Visit to Xian evokes historic ties
The Prime Minister’s presence at the Terracotta Museum set the tone for his visit before the business end of the tour commences later in the evening.
Prime Minister Narendra Modi’s presence at the Terracotta Museum - the first stop evoking China’s civilizational roots - set the tone for his visit to China, which is expected to be strong on unveiling India’s historical connect with the Middle Kingdom, before the business end of the visit commences later in the evening.
“Not an ordinary city. Not an ordinary welcome,” tweeted Vikas Swarup, the foreign office spokesperson, soon after the Prime Minister landed in Xian on Thursday — a city known as the starting point of the ancient Silk Road. The foreign office later described the Prime Minister’s walk around at pit-2 within the Terracotta Army Museum as a “Face to face with history”.
Within a few hours, the Prime Minister was accompanied by President Xi Jinping at the Wild Goose Pagoda, the emblem of China’s umbilical ties with India. The Pagoda is dedicated to Xuan Zeng, the Chinese traveler and monk, whose 17 years in India, enriched Buddhism in China.
The visit, which showed China and India had copious reserves of soft power set the tone for the Prime Minster’s talks with Mr. Xi later in the evening. Unlike previous occasions, India’s border dispute with China was unlikely to be the highlight of the talks. That track has been compartmentalised in the dialogue among the Special Representatives of the two countries.
India keen on Chinese knowhow
Highly placed sources told The Hindu, that both countries are committed to ensuring that the borders remain calm, and China-Indian ties on the economic and geopolitical tracks are not sidetracked. The sources said that Indian and Chinese local commanders will soon be able to dialogue with each other at Kibithu, in the eastern sector. Political clearance has also been obtained for a hotline between the two army headquarters.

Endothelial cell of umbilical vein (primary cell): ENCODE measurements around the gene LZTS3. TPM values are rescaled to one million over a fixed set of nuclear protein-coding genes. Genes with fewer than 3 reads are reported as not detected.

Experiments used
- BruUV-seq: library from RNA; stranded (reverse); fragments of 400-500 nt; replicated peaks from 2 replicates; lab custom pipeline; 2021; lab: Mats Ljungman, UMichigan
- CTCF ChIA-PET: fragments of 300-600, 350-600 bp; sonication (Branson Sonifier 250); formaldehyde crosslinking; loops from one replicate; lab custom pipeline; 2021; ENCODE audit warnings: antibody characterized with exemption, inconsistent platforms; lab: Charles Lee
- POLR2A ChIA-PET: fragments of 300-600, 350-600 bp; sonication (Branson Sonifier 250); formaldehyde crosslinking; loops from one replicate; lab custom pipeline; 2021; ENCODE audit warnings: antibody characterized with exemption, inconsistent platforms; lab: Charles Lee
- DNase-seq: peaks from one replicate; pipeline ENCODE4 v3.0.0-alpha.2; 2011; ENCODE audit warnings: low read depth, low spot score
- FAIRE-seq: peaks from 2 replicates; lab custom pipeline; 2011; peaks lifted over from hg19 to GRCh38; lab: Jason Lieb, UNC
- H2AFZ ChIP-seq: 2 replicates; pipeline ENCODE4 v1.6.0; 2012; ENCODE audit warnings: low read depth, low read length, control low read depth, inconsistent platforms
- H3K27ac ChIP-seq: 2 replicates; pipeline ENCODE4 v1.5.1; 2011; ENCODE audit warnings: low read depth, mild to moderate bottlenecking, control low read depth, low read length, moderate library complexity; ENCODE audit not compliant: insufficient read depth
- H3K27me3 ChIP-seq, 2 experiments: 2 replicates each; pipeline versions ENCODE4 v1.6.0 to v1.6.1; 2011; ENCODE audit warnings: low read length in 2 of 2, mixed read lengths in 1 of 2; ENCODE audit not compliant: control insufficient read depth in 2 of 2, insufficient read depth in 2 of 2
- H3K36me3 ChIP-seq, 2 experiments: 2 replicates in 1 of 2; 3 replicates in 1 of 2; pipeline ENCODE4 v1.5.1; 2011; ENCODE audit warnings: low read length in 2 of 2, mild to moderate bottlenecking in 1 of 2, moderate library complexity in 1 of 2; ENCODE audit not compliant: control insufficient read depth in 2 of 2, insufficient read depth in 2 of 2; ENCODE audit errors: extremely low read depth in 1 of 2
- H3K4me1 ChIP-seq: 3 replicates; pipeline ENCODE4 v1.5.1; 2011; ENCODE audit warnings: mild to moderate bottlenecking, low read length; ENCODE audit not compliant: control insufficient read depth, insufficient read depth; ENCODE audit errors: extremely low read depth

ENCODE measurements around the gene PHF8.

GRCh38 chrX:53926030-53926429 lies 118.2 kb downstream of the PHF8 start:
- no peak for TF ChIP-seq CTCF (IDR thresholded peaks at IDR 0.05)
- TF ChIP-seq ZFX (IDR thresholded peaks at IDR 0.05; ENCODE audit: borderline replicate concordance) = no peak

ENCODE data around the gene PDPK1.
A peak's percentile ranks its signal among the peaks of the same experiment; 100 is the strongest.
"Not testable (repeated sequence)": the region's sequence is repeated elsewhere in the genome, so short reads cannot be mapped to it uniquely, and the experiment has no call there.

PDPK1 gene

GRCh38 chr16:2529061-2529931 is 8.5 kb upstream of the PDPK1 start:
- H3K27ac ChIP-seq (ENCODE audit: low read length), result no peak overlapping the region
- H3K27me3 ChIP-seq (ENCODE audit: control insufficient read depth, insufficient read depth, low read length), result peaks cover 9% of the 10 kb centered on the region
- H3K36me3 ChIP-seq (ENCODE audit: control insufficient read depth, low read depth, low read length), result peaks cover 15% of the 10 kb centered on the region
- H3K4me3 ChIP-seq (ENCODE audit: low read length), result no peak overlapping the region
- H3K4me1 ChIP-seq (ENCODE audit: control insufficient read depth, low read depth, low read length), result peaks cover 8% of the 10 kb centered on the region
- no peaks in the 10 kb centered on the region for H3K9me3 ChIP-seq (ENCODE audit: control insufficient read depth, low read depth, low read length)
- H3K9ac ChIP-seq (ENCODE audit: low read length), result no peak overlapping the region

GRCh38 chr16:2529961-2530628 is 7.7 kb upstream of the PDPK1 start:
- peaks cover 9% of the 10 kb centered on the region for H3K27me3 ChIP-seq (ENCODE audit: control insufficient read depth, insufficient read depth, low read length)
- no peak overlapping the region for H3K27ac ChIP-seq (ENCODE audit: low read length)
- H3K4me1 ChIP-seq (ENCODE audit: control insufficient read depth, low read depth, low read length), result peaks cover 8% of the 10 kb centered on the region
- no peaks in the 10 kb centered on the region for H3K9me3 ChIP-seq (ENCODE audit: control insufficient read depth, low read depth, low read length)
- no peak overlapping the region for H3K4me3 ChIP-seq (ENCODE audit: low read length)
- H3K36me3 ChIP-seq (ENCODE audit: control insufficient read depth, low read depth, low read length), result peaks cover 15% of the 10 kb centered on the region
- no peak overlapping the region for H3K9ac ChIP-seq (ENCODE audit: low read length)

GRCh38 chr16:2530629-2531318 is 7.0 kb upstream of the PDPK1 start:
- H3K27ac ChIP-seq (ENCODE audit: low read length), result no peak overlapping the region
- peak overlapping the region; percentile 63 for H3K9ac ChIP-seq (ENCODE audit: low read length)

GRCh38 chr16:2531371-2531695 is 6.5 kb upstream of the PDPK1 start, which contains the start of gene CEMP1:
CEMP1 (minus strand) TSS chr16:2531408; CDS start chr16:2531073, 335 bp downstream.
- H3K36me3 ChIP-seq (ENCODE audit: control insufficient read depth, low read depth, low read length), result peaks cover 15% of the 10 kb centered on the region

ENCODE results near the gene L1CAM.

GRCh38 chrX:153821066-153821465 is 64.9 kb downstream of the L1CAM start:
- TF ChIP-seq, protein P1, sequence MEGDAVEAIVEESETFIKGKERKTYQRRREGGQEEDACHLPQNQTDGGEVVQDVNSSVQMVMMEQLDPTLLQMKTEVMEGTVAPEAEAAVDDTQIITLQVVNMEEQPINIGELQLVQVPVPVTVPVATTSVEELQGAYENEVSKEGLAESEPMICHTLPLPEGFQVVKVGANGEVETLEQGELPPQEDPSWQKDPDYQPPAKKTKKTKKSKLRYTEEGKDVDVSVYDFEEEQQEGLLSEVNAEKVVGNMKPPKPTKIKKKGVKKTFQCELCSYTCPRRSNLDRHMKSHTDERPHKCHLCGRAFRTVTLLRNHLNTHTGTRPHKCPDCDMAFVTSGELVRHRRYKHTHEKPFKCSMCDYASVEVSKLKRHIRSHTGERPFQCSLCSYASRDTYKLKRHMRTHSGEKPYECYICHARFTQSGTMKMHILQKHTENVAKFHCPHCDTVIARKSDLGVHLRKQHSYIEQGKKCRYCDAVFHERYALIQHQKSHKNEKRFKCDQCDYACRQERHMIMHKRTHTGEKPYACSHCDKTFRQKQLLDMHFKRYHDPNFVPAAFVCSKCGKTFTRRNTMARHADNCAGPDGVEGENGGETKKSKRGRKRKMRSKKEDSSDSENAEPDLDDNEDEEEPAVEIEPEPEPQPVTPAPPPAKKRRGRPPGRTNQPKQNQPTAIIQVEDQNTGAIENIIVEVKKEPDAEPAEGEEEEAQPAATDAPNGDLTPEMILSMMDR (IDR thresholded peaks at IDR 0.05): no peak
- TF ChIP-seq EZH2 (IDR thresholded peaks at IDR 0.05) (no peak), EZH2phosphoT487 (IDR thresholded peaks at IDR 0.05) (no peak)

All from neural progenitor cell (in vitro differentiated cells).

But the Indian side is looking for a deeper collaboration in infrastructure development especially railways. The feasibility study on the Delhi-Chennai high-speed has commenced, but a big ticket announcement on possible Chinese participation on this project is still far away.
“We are looking for Chinese support on skill development, either in railways or training of Indian workers who can then have the know-how to handle the state-of –of the art equipment that would be used within the Make-in-India framework,” said a diplomat by way of background. India is also looking for a major Chinese contribution in clean energy, to help fulfill the target of 100,000 MWs of renewable energy by 2022.
The sources pointed out that China and India are still not on the same page on Beijing’s “belt and road” initiative to integrate the economics of Eurasia. Yet a conversation on this topic is expected when the two leaders meet. As of now India is ready to work together with China on specific projects within the “road and belt “framework including the Bangladesh –China-India-Myanmar economic corridor.
The two countries are also aligned on creating a new global financial architecture, manifested by the Asian Infrastructure Investment Bank (AIIB), which is expected to contribute to the development of infrastructure in Asia. The Chinese are also the key players in the development of the proposed development bank steered by the Shanghai Cooperation Organisation (SCO), which India is expected to join later this year.